[BibTeX] [Link]
    @inproceedings{257505032,
    title = {InstMove: Instance Motion for Object-centric Video Segmentation},
    author = {{Qihao Liu} and {Junfeng Wu} and {Yi Jiang} and {Xiang Bai} and {A. Yuille} and {S. Bai}},
    year = 2023,
    month = {3},
    booktitle = {ArXiv},
    url = {https://www.semanticscholar.org/paper/0e60c1229d7963b605b83cb10a90ed6a8cf79149},
    }

  29. Martin Sustek, Samik Sadhu, L. Burget, H. Hermansky, J. Villalba, L. Moro-Velázquez, and N. Dehak, “Stabilized training of joint energy-based models and their practical applications,” in ArXiv, 2023.
    [BibTeX] [Link]
    @inproceedings{257404851,
    title = {Stabilized training of joint energy-based models and their practical applications},
    author = {{Martin Sustek} and {Samik Sadhu} and {L. Burget} and {H. Hermansky} and {J. Villalba} and {L. Moro-Velázquez} and {N. Dehak}},
    year = 2023,
    month = {3},
    booktitle = {ArXiv},
    url = {https://www.semanticscholar.org/paper/46fd16213979b00e741b926539ad4ba7a1acd1cf},
    }

  30. Chen Wang, Angtian Wang, Junbo Li, A. Yuille, and Cihang Xie, “Benchmarking Robustness in Neural Radiance Fields,” in ArXiv, 2023.
    [BibTeX] [Link]
    @inproceedings{255569926,
    title = {Benchmarking Robustness in Neural Radiance Fields},
    author = {{Chen Wang} and {Angtian Wang} and {Junbo Li} and {A. Yuille} and {Cihang Xie}},
    year = 2023,
    month = {1},
    booktitle = {ArXiv},
    url = {https://www.semanticscholar.org/paper/eaf0c04e9784d6efc8f9ce16d1d9c3ae43506ad9},
    }

  31. David Mueller, Nicholas Andrews, and Mark Dredze, “Do Text-to-Text Multi-Task Learners Suffer from Task Conflict?,” in ArXiv, 2022.
    [BibTeX] [Link]
    @inproceedings{254591386,
    title = {Do Text-to-Text Multi-Task Learners Suffer from Task Conflict?},
    author = {{David Mueller} and {Nicholas Andrews} and {Mark Dredze}},
    year = 2022,
    month = {12},
    booktitle = {ArXiv},
    url = {https://www.semanticscholar.org/paper/2843661ee0d5fa159165beba50c345566cc44c57},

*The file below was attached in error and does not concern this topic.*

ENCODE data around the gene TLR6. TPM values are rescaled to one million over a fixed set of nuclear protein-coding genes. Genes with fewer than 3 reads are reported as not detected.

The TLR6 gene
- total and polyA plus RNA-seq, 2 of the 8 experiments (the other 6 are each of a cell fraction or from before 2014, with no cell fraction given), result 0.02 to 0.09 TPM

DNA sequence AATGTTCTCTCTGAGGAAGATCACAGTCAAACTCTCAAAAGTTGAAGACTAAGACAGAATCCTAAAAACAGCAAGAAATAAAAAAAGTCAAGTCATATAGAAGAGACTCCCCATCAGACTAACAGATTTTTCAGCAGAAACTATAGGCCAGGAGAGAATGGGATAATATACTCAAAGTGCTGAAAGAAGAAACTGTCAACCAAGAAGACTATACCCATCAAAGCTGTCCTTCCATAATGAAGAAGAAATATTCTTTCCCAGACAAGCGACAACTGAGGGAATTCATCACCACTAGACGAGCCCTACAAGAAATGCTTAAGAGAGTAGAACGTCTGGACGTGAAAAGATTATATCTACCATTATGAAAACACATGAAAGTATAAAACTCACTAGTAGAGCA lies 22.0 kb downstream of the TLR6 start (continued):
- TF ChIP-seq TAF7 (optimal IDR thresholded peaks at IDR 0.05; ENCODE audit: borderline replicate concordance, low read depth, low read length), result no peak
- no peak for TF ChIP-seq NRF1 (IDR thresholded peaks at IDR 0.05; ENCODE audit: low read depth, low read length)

}

  32. Y. Wang, S. Mishra, P. Alipoormolabashi, Y. Kordi, A. Mirzaei, A. Naik, A. Ashok, A. S. Dhanasekaran, A. Arunkumar, D. Stap, E. Pathak, G. Karamanolakis, H. Lai, I. Purohit, I. Mondal, J. Anderson, K. Kuznia, K. Doshi, K. K. Pal, M. Patel, M. Moradshahi, M. Parmar, M. Purohit, N. Varshney, P. R. Kaza, P. Verma, R. S. Puri, R. Karia, S. Doshi, S. K. Sampat, S. Mishra, S. Reddy A, S. Patro, T. Dixit, and X. Shen, “Super-NaturalInstructions: Generalization via Declarative Instructions on 1600+ NLP Tasks,” in Proceedings of the 2022 Conference on Empirical Methods in Natural Language Processing, Abu Dhabi, United Arab Emirates, 2022, p. 5085–5109.
    [BibTeX] [Abstract] [Link]

    How well can NLP models generalize to a variety of unseen tasks when provided with task instructions? To address this question, we first introduce Super-NaturalInstructions, a benchmark of 1,616 diverse NLP tasks and their expert-written instructions. Our collection covers 76 distinct task types, including but not limited to classification, extraction, infilling, sequence tagging, text rewriting, and text composition. This large and diverse collection of tasks enables rigorous benchmarking of cross-task generalization under instructions{–-}training models to follow instructions on a subset of tasks and evaluating them on the remaining unseen ones.Furthermore, we build Tk-Instruct, a transformer model trained to follow a variety of in-context instructions (plain language task definitions or k-shot examples). Our experiments show that Tk-Instruct outperforms existing instruction-following models such as InstructGPT by over 9{\%} on our benchmark despite being an order of magnitude smaller. We further analyze generalization as a function of various scaling parameters, such as the number of observed tasks, the number of instances per task, and model sizes. We hope our dataset and model facilitate future progress towards more general-purpose NLP models.

    @inproceedings{wang-etal-2022-super,
    title = "Super-{N}atural{I}nstructions: Generalization via Declarative Instructions on 1600+ {NLP} Tasks",
    author = "Wang, Yizhong and
    Mishra, Swaroop and
    Alipoormolabashi, Pegah and
    Kordi, Yeganeh and
    Mirzaei, Amirreza and
    Naik, Atharva and
    Ashok, Arjun and
    Dhanasekaran, Arut Selvan and
    Arunkumar, Anjana and
    Stap, David and
    Pathak, Eshaan and
    Karamanolakis, Giannis and
    Lai, Haizhi and
    Purohit, Ishan and
    Mondal, Ishani and
    Anderson, Jacob and
    Kuznia, Kirby and
    Doshi, Krima and
    Pal, Kuntal Kumar and
    Patel, Maitreya and
    Moradshahi, Mehrad and
    Parmar, Mihir and
    Purohit, Mirali and
    Varshney, Neeraj and
    Kaza, Phani Rohitha and
    Verma, Pulkit and
    Puri, Ravsehaj Singh and
    Karia, Rushang and
    Doshi, Savan and
    Sampat, Shailaja Keyur and
    Mishra, Siddhartha and
    Reddy A, Sujan and
    Patro, Sumanta and
    Dixit, Tanay and
    Shen, Xudong",
    booktitle = "Proceedings of the 2022 Conference on Empirical Methods in Natural Language Processing",
    month = dec,
    year = "2022",
    address = "Abu Dhabi, United Arab Emirates",
    publisher = "Association for Computational Linguistics",
    url = "https://aclanthology.org/2022.emnlp-main.340",
    pages = "5085--5109",